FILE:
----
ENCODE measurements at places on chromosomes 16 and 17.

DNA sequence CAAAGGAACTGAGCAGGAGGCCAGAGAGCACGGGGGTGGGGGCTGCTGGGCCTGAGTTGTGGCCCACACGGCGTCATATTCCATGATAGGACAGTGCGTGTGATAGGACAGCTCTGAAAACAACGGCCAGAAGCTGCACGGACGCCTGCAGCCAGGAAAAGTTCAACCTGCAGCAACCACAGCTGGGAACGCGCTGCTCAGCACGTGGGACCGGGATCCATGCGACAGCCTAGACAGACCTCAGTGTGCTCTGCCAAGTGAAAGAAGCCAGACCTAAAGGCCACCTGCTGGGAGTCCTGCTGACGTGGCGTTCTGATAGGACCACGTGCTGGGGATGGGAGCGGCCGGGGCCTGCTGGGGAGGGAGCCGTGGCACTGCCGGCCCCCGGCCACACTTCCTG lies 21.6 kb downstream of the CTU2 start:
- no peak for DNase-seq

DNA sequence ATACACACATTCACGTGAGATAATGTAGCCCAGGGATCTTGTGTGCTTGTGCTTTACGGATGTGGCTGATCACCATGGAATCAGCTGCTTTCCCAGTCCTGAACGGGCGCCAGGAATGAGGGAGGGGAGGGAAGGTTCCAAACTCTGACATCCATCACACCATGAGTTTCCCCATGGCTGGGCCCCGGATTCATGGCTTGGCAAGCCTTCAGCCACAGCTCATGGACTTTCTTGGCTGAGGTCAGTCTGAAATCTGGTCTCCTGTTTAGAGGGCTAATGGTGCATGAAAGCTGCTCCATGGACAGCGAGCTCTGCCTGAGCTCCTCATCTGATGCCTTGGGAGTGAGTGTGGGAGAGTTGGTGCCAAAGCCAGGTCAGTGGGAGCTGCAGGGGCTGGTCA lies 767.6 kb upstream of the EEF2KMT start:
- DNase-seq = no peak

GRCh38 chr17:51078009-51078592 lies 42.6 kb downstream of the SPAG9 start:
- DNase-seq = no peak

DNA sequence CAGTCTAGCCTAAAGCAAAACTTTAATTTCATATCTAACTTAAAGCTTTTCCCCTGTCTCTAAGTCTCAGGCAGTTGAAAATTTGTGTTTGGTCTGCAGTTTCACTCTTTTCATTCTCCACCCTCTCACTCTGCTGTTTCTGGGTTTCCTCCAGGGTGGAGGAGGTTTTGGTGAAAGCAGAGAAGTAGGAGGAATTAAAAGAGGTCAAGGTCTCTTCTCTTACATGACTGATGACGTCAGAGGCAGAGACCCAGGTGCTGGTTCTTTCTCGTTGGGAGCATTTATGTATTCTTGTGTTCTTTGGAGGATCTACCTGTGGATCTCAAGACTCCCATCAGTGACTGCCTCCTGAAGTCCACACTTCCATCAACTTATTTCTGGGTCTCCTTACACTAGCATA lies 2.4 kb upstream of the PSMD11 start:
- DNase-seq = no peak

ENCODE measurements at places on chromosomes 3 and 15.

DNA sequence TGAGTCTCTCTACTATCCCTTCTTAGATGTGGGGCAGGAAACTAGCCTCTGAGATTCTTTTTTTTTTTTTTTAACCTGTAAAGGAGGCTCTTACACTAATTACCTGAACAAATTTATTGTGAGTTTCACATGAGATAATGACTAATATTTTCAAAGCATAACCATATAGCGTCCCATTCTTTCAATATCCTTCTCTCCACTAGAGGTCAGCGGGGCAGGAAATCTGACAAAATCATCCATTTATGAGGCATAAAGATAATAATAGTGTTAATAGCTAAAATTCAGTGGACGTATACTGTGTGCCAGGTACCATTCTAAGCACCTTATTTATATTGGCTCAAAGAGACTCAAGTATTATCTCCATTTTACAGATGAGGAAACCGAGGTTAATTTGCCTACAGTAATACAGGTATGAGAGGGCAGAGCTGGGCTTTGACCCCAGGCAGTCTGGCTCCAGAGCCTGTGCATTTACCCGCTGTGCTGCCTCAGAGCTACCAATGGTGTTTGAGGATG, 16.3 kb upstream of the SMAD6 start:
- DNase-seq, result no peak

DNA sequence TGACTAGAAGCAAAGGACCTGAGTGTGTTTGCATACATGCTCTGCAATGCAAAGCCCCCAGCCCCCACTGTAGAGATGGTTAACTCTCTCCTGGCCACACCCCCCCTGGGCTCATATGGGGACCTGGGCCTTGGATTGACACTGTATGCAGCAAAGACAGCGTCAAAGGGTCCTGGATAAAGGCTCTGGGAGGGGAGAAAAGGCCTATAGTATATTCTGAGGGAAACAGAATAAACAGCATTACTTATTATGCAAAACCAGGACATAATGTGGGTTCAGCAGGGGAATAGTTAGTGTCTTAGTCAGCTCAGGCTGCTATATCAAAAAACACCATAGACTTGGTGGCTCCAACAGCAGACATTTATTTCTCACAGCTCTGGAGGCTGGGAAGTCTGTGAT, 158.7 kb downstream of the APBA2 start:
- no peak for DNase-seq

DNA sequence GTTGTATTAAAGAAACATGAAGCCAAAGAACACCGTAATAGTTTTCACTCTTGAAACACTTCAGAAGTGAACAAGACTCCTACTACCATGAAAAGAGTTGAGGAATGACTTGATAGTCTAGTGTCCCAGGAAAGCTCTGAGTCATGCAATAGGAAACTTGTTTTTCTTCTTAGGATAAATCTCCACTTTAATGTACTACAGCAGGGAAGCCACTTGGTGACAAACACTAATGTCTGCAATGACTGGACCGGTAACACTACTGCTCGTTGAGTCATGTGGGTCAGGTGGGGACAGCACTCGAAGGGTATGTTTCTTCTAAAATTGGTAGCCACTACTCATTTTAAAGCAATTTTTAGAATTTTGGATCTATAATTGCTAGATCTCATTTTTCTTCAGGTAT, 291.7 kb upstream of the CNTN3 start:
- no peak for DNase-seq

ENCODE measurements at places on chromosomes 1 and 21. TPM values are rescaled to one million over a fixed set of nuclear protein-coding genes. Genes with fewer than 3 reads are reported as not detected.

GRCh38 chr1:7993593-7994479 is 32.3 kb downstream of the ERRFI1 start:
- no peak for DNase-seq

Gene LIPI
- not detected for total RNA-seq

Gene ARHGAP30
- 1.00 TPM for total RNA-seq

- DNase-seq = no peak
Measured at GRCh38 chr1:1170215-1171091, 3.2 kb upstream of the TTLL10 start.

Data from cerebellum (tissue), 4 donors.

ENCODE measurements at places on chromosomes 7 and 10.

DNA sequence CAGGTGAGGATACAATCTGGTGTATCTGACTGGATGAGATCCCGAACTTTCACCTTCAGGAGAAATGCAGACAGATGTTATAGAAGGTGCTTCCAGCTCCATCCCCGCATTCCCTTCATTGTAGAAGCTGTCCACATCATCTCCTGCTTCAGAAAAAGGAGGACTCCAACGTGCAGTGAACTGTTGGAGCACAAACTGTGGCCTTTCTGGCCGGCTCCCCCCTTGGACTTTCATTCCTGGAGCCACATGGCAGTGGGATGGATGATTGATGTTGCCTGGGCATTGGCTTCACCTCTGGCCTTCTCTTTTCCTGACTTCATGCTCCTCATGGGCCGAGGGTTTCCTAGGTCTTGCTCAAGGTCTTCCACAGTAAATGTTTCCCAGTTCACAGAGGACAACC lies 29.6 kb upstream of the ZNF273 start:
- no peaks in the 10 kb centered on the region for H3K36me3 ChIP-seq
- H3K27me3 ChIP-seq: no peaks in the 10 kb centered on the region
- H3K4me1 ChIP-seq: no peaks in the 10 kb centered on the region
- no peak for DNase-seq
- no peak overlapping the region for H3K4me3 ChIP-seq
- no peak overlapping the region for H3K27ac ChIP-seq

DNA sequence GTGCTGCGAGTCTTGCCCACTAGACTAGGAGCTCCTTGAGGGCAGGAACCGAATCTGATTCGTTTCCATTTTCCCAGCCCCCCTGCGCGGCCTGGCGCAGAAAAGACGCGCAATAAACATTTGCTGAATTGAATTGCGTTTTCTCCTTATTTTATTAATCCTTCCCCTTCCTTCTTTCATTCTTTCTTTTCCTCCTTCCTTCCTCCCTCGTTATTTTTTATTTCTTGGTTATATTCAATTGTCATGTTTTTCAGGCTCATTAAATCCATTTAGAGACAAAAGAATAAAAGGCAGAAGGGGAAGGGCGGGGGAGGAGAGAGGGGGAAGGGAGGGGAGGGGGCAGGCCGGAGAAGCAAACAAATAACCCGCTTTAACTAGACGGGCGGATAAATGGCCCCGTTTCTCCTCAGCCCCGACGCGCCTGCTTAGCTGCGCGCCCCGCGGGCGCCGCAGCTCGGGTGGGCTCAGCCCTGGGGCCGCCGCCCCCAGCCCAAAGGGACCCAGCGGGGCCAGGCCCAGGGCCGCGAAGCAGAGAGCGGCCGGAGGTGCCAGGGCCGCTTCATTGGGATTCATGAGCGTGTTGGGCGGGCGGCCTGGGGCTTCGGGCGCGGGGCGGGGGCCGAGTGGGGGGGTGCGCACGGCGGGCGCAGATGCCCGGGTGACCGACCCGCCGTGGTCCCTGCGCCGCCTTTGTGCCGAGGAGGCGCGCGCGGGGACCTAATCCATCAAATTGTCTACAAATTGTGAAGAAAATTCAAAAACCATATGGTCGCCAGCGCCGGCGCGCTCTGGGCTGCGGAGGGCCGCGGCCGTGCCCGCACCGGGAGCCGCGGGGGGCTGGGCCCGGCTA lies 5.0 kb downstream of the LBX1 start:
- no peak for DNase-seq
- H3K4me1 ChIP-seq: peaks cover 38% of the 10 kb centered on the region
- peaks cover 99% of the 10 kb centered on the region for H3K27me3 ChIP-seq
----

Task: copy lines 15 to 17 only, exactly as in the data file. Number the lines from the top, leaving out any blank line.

DNA sequence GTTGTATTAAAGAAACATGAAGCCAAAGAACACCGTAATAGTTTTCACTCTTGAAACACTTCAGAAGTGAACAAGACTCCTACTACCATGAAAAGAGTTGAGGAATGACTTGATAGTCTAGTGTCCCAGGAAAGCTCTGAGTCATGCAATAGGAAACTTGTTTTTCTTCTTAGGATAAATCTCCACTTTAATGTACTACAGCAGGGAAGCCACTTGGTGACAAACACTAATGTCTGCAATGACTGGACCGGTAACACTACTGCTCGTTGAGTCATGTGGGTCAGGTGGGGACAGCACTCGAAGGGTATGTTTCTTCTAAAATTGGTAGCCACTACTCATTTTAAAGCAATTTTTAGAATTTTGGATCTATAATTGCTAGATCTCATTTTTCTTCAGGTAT, 291.7 kb upstream of the CNTN3 start:
- no peak for DNase-seq

ENCODE measurements at places on chromosomes 1 and 21. TPM values are rescaled to one million over a fixed set of nuclear protein-coding genes. Genes with fewer than 3 reads are reported as not detected.